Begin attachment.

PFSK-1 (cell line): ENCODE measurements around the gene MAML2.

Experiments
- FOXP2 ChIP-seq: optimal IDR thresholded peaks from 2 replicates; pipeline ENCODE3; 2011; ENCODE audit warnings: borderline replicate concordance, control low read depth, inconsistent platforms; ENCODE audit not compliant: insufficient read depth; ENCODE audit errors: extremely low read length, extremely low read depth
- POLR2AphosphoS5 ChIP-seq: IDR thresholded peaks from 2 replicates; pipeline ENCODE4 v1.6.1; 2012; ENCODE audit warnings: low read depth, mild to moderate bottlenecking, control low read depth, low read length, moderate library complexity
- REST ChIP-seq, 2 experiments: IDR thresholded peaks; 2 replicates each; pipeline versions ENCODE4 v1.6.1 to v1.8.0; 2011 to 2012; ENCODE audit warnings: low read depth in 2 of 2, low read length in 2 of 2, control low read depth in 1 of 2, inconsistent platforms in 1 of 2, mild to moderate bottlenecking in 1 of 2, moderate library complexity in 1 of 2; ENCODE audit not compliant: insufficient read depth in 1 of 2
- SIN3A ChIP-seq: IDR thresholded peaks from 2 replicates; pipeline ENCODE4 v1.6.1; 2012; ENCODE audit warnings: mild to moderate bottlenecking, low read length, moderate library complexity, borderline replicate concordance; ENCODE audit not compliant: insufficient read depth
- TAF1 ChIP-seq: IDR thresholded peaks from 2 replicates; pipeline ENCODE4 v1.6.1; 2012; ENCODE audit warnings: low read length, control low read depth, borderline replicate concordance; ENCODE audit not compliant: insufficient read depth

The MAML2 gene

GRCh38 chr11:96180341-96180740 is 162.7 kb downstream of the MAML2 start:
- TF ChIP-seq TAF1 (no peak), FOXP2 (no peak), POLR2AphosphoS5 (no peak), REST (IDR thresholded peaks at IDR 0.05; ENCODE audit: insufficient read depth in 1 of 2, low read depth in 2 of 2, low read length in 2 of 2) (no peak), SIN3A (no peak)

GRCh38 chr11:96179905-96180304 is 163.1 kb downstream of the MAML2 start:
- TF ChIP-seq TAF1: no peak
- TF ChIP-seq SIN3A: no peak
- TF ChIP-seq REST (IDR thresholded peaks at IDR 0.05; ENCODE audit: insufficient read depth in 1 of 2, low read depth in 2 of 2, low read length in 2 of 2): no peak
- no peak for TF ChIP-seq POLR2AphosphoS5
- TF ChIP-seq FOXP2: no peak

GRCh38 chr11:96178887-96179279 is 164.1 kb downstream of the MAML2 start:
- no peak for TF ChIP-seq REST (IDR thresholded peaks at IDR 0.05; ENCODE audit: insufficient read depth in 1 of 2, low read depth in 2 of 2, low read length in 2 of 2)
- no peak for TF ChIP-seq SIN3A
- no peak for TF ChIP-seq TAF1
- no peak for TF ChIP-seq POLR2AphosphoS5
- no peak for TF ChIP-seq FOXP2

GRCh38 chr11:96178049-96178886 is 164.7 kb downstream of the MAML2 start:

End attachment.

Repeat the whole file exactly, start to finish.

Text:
PFSK-1 (cell line): ENCODE measurements around the gene MAML2.

Experiments
- FOXP2 ChIP-seq: optimal IDR thresholded peaks from 2 replicates; pipeline ENCODE3; 2011; ENCODE audit warnings: borderline replicate concordance, control low read depth, inconsistent platforms; ENCODE audit not compliant: insufficient read depth; ENCODE audit errors: extremely low read length, extremely low read depth
- POLR2AphosphoS5 ChIP-seq: IDR thresholded peaks from 2 replicates; pipeline ENCODE4 v1.6.1; 2012; ENCODE audit warnings: low read depth, mild to moderate bottlenecking, control low read depth, low read length, moderate library complexity
- REST ChIP-seq, 2 experiments: IDR thresholded peaks; 2 replicates each; pipeline versions ENCODE4 v1.6.1 to v1.8.0; 2011 to 2012; ENCODE audit warnings: low read depth in 2 of 2, low read length in 2 of 2, control low read depth in 1 of 2, inconsistent platforms in 1 of 2, mild to moderate bottlenecking in 1 of 2, moderate library complexity in 1 of 2; ENCODE audit not compliant: insufficient read depth in 1 of 2
- SIN3A ChIP-seq: IDR thresholded peaks from 2 replicates; pipeline ENCODE4 v1.6.1; 2012; ENCODE audit warnings: mild to moderate bottlenecking, low read length, moderate library complexity, borderline replicate concordance; ENCODE audit not compliant: insufficient read depth
- TAF1 ChIP-seq: IDR thresholded peaks from 2 replicates; pipeline ENCODE4 v1.6.1; 2012; ENCODE audit warnings: low read length, control low read depth, borderline replicate concordance; ENCODE audit not compliant: insufficient read depth

The MAML2 gene

GRCh38 chr11:96180341-96180740 is 162.7 kb downstream of the MAML2 start:
- TF ChIP-seq TAF1 (no peak), FOXP2 (no peak), POLR2AphosphoS5 (no peak), REST (IDR thresholded peaks at IDR 0.05; ENCODE audit: insufficient read depth in 1 of 2, low read depth in 2 of 2, low read length in 2 of 2) (no peak), SIN3A (no peak)

GRCh38 chr11:96179905-96180304 is 163.1 kb downstream of the MAML2 start:
- TF ChIP-seq TAF1: no peak
- TF ChIP-seq SIN3A: no peak
- TF ChIP-seq REST (IDR thresholded peaks at IDR 0.05; ENCODE audit: insufficient read depth in 1 of 2, low read depth in 2 of 2, low read length in 2 of 2): no peak
- no peak for TF ChIP-seq POLR2AphosphoS5
- TF ChIP-seq FOXP2: no peak

GRCh38 chr11:96178887-96179279 is 164.1 kb downstream of the MAML2 start:
- no peak for TF ChIP-seq REST (IDR thresholded peaks at IDR 0.05; ENCODE audit: insufficient read depth in 1 of 2, low read depth in 2 of 2, low read length in 2 of 2)
- no peak for TF ChIP-seq SIN3A
- no peak for TF ChIP-seq TAF1
- no peak for TF ChIP-seq POLR2AphosphoS5
- no peak for TF ChIP-seq FOXP2

GRCh38 chr11:96178049-96178886 is 164.7 kb downstream of the MAML2 start: